March and April, that will prove a great
help. Bedding, such as quilts and com
fortables may be made the onsiest now of
any time in the year: Hugs are comfort
able articles for use, and are nice things
in every family, and it is a good plan to
work up caBt oil' garments into rug,
selecting what cun be made, useful, ami
sell off the refuso to tlio rag man, so as to
bavo no motb breeding articles accumu
lating in the closets and chests. Thoe
who havo timo will find spring well
adapted to the manufacture of rag carpets,
and the little busy fingers of tho children
(who are at home now), can be marie use
ful in sewing and braiding rags. It is n
question that remains undecided, whether
rag carpets are nn economical institution,
but Ihey nro a very comfortable article,
and when help is plenty in n family tboy
can bo made as well as not, with very little
expense, nnd the children are taught los
sons of industry that will be a benefit to
them through 1 1 lo.
Habits formed in children arc tho most
enduring, and therefore it is cxpedieut to
tee that tboy nro taught lessons of indus
try and economy at home. lUero is worK
in teaching children how to do various
kinds of labor, and it is tue motuer a duty
to see that they aro so instructed, and it
docs take both time and patience to instill
these lessons so that thoy shall never bo
forcottcn. It is olten moro tircsomo to
show a child how to do a pieco of work
than it would be to do it one s own soli ;
but if a mother cannot teach her children,
who will? If sho cannot be patient with
their ignoranco, who can be? The host
way to keep children happy and out of
mischief is to furnish them wilh something
lo do something thatisuseftil, and during
the spring vacation thsro is aiuplo timn to
givo them lessons in practical knowledge;
that will be of uso to tliuiu tbrougti lilo.
Farmer's W'il'e, in Arci England Fanner.
Tlie iHsliiou that makes lifo ensy nml
lionsekooping simple, is tlie big," pays ,
Ixmis Stockton in Vnr to'thnint. "luero
mo people who look for delivemnce to a
Swede or a Chinese, to a pradtiato
of Urn ccoking sclioo! or lo some
patent, or u new soap, but thoy are nil
mistaken and deluded. It is the bar that
delivers us and ives us time to our sewing
or to study the true and beautiful. In tho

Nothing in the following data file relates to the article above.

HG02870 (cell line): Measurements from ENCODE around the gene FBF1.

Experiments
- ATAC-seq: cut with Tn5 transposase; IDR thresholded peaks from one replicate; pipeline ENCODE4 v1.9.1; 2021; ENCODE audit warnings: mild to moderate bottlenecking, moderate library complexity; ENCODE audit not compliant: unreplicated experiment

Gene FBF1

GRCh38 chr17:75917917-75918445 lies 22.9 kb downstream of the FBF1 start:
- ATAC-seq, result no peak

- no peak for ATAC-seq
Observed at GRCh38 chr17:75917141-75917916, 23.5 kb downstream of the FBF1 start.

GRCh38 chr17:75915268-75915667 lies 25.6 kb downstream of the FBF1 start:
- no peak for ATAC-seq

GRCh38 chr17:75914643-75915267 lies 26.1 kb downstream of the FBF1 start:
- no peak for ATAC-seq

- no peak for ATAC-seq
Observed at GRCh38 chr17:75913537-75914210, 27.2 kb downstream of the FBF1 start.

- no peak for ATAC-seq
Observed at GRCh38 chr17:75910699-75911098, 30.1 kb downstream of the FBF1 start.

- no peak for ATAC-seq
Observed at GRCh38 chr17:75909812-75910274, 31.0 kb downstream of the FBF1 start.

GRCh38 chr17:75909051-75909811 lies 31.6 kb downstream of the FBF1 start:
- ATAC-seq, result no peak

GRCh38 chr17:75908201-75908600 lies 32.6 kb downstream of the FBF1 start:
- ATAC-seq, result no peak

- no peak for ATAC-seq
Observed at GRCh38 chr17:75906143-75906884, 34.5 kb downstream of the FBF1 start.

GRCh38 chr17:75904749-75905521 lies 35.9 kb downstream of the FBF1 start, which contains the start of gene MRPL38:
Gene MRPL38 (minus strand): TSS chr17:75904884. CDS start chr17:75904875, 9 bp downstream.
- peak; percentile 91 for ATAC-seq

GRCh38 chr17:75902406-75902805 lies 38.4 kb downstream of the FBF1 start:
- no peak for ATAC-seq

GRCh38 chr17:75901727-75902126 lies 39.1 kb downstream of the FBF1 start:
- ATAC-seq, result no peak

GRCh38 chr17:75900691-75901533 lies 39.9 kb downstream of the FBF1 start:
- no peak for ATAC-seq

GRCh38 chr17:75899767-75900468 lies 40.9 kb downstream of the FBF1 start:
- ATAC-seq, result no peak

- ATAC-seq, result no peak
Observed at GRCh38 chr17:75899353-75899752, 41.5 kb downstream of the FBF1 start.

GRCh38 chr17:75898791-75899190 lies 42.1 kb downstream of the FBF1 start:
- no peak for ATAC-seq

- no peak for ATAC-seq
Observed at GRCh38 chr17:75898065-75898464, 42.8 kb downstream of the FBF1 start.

first place there is the ray; bag. It used to
bo made of dingy calico and hung in somo
remoto clofot, with a coat or an old basquo
htinr; on tlio same hook. hen the worn
en sewed, their cuttings fell on the floor,
and by 12 o'clock they would have gone
to the stake rather than admitted a caller
into tlio room. When night came they
cleared up, and rolled tho scraps into a
newspaper and packed them into tho
closet. Behind tho bureau was wrapping
paper and dusters, and the lower shelves
ot the clos-et held last week s news-papers.
When tho "clearing up" came, the rags
went to the bag and tho newspapers inlo
a bundle. J.yeryvlieie tlio debris ol wear
and tear bad to bo collected; but tins cli
maxing, agonizing upheaval was a mutter
of com ee, as every good housekeeper
cleaned house as she bought a Sring bon
net or prayed lor her relations, aud the
more there was to do the inoio piaise
worthy tho d 'ing. Now tho rag bn;; comes
at- an organizer. It is not dingy, it i- not
hold tightly by drawing-strings, nnd it
hangs iu each room on a hook of its own
It is pretty and capacious, and the litile
brass rings holil it open and ready It
hangs en tho sewing machine, Mul gathers
such clippings as arc made. Il is inado a
thing of beuui) far tho parlor, and all the
shreds the mistress onco carried away in
her pocket go into it. There is a news
paiier bag or box, and that keens the clos
ets and tables clear; anil, as for the duster,
is it not keeping company with the apron,
gloves aud cap in a bag of its own '! In
tlio kitchen is a bag for strin;s and ti Eel
of pockets for grocery paper. In the bed
room are bags for hair, for Bpent matches.
lor brushes and whisks and slippers, and
it i so easv to put things in their place at
onco that it can be done from pure lazi
ness." Uskkli. Hints Raked cabbage is a
nice entree or side dish. Cut tho eabbago
in small pieces and boil till tender iu salt